Adoption is a sense of act where a child is taken in and promised to be loved by the adopted parents. Adoption is complicated phenomenon followed by people right from the ancient times. Adoption rights varies according to the religious belief of a person. In this paper we will explain about adoption under Islam and its application under Muslim Law. Indian Muslim Law doesn’t permit adoption and only guardianship is allowed. In their culture it is considered to be a sin. This paper studies the restrictions and demands of adoption under Muslim law.
Muslim in India have no general law for adoption. It is permitted for Hindus on the basis of their customs and usage. Adoption is considered to be a significant aspect of personal law in India. Muslims don’t possess adoption laws, but India being a country promoting equality, the Muslims can approach the court under the Guardians and Wards Act, 1890. The Islamic Jurisprudence do not provide for adoption. The dominant drawback of the Guardians and Wards Act, 1890 is that, Muslim people may adopt a child under foster care only but as soon as the child completed his or her foster age, adoption wont exists anymore. For Hindus, the adoption is under the Hindu Adoption and Maintenance Act, 1956. In section 2 of the said act specifically provides that Hindus can’t adopt Muslim, Christian, Parsi or Jew child. As per Hinduism, adoption is given due recognition but adoption is not recognized by Muslims.
The main objective of the research is that to study the concept of adoption practiced among Muslim and the laws related to foster care process under Guardian and Wards Act 1890. A overview about customary practice in Kashmir Valley and about the recent development about the concept.
This paper was drafted using secondary articles, journals available in online and books for reference.
ADOPTION UNDER MUSLIM LAW
There is nothing like adoption in Muslim law. So, Muslim law does mot recognise adoption. In pre-Islamic Arabia, adoption was prevalent but prophet Muhammad was against it and so it was abrogated by a verse of the Quran.
The entire Mohammedan law of parentage is based on legitimacy so adoption must be out of place in it1. Adoption neither confers the status upon any person, the status of child nor any rights nor any rights of inheritance on the adopted child2. But the institution of adoption may prevail in the following circumstances:
- By Custom: If there is some custom prevailing among some Muhammedan communities, then that may be the force of law. Among some Hindu converts to Islam, the custom of adoption still prevails3. But the burden of proof that such custom is prevailing is on the person who asserts.4 But after the coming into force of the Shariat Act, 1937, such custom seems ro be abrogated because custom will prevail over the provisions of Muslim law except to the extent to which they have been abrogated by section 3(1) of this Act and if a declaration is made as required by it, the custom shall stand abrogated.5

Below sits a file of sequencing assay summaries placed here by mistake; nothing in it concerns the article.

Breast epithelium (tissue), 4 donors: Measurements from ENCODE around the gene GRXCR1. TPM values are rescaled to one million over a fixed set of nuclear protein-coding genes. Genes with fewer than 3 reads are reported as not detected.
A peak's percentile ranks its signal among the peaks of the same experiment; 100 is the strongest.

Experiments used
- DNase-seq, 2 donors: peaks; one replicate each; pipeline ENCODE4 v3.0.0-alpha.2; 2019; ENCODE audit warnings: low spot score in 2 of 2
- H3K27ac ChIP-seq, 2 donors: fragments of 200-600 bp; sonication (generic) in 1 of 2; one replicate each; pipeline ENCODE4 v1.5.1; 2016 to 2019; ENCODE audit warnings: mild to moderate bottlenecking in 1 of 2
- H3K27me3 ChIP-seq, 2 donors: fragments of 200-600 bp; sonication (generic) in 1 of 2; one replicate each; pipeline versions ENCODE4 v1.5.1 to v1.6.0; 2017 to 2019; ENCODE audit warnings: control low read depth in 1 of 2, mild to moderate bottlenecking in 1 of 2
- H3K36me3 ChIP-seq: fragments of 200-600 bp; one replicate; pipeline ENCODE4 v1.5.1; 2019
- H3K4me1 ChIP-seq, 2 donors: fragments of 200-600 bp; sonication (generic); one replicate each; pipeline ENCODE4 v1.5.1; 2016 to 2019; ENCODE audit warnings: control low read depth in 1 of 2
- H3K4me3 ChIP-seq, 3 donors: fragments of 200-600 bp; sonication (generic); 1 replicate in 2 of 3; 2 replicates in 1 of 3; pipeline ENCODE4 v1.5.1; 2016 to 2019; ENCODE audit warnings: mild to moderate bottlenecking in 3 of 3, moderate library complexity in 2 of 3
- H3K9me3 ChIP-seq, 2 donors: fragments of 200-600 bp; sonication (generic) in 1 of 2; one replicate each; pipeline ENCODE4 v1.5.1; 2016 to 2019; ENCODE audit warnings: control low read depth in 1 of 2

- By law: If some provisions of any Act permit adoption, then it may have the force of law. Section 29 of the Oudh Estates Act, 1869 permits a Mohammedan talukar to adopt a son.6 The law has not been superseded by the Shariat Act, 1937.
In Maulvi Mohammad v. S. Mohboob Begum,7 the Madras High Court has held that if in fact the custom of adoption is prevailing it can be pleaded and proved. If such custom or usage is proved, there is no need of any declaration as to be made under section 3(1) of the Shariat Act, 1937 by any one concerned so as to rule out the existence of custom of adoption. This means to suggest that the formal declaration by the parties concerned is not necessary and that id such custom or usage is prevailing and gas been proved, it would be seemed that the parties have implied accepted the application of that custom.
But where the Shariat Act is not application, a Muslim may adopt under te customary law, if it prevails. For example, in Jammu and Kashmir where te Shariat Act is not applicable, adoption by Muslim under the customary law is valid.
CONCEPT OF ADOPTION IN QURAN
The custom of adoption was prevalent in Pre-Islamic Arabia based on a sense of Comrade-Ship in arms in some instances. The system of adoption seems to have received some recognition by the adoption of Zaid. Even the prophet Mohammad himself took Zaid, the son of Haris in adoption.8 But Prophet himself disapproves adoption. The relevant verse of Quran contained in section33, A, A 4-6 reads as under:
“Allah has not made for any man two hearts in his breast nor has he made your wives whom ye divorce by Zihar your mothers nor has he made your adopted sons your sons, such is your (manner of) speech by your mouths. But Allah tells (you) the truth and he shows the (right) way call them by after their fathers: that is just in the sight of Allah but if ye know not heir father’s names (then they are) your brother’s in faith, or your friend’s but there is no blame on you if ye make a mistake there in: (what counts is ) the intention of your hearts: and Allah is forgiving, most merciful. The prophet is closer to the Believers than their own selves and his wives are their mother’s blood relations among each other have closer personalities, in Book of Allah than (the Brotherhood of) believers and Muhajirs.8